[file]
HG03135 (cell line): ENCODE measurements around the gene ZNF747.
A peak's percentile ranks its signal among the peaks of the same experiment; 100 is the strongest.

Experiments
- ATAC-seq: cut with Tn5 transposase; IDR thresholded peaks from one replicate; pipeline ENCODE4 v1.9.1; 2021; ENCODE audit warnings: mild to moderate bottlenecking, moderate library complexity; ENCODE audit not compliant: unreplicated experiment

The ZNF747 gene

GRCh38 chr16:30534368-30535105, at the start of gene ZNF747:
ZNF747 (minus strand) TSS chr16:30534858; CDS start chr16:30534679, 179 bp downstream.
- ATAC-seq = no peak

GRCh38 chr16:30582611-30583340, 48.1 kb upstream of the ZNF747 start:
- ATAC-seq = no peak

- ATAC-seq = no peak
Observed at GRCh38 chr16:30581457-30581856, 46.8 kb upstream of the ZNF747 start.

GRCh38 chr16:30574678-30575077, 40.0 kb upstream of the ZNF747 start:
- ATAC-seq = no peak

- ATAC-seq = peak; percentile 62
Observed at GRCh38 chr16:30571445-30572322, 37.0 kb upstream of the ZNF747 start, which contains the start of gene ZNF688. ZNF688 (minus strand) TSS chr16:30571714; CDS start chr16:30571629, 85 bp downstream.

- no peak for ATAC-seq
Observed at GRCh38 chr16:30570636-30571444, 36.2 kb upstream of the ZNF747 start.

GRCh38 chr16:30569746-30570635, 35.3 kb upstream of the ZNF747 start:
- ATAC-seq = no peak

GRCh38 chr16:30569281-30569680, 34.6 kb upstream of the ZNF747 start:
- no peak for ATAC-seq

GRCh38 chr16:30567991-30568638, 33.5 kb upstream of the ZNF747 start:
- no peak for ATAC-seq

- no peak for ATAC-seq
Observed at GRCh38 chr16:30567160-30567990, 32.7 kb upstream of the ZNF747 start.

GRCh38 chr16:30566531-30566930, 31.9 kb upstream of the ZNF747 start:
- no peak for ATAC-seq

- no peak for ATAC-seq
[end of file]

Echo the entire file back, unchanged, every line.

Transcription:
HG03135 (cell line): ENCODE measurements around the gene ZNF747.
A peak's percentile ranks its signal among the peaks of the same experiment; 100 is the strongest.

Experiments
- ATAC-seq: cut with Tn5 transposase; IDR thresholded peaks from one replicate; pipeline ENCODE4 v1.9.1; 2021; ENCODE audit warnings: mild to moderate bottlenecking, moderate library complexity; ENCODE audit not compliant: unreplicated experiment

The ZNF747 gene

GRCh38 chr16:30534368-30535105, at the start of gene ZNF747:
ZNF747 (minus strand) TSS chr16:30534858; CDS start chr16:30534679, 179 bp downstream.
- ATAC-seq = no peak

GRCh38 chr16:30582611-30583340, 48.1 kb upstream of the ZNF747 start:
- ATAC-seq = no peak

- ATAC-seq = no peak
Observed at GRCh38 chr16:30581457-30581856, 46.8 kb upstream of the ZNF747 start.

GRCh38 chr16:30574678-30575077, 40.0 kb upstream of the ZNF747 start:
- ATAC-seq = no peak

- ATAC-seq = peak; percentile 62
Observed at GRCh38 chr16:30571445-30572322, 37.0 kb upstream of the ZNF747 start, which contains the start of gene ZNF688. ZNF688 (minus strand) TSS chr16:30571714; CDS start chr16:30571629, 85 bp downstream.

- no peak for ATAC-seq
Observed at GRCh38 chr16:30570636-30571444, 36.2 kb upstream of the ZNF747 start.

GRCh38 chr16:30569746-30570635, 35.3 kb upstream of the ZNF747 start:
- ATAC-seq = no peak

GRCh38 chr16:30569281-30569680, 34.6 kb upstream of the ZNF747 start:
- no peak for ATAC-seq

GRCh38 chr16:30567991-30568638, 33.5 kb upstream of the ZNF747 start:
- no peak for ATAC-seq

- no peak for ATAC-seq
Observed at GRCh38 chr16:30567160-30567990, 32.7 kb upstream of the ZNF747 start.

GRCh38 chr16:30566531-30566930, 31.9 kb upstream of the ZNF747 start:
- no peak for ATAC-seq

- no peak for ATAC-seq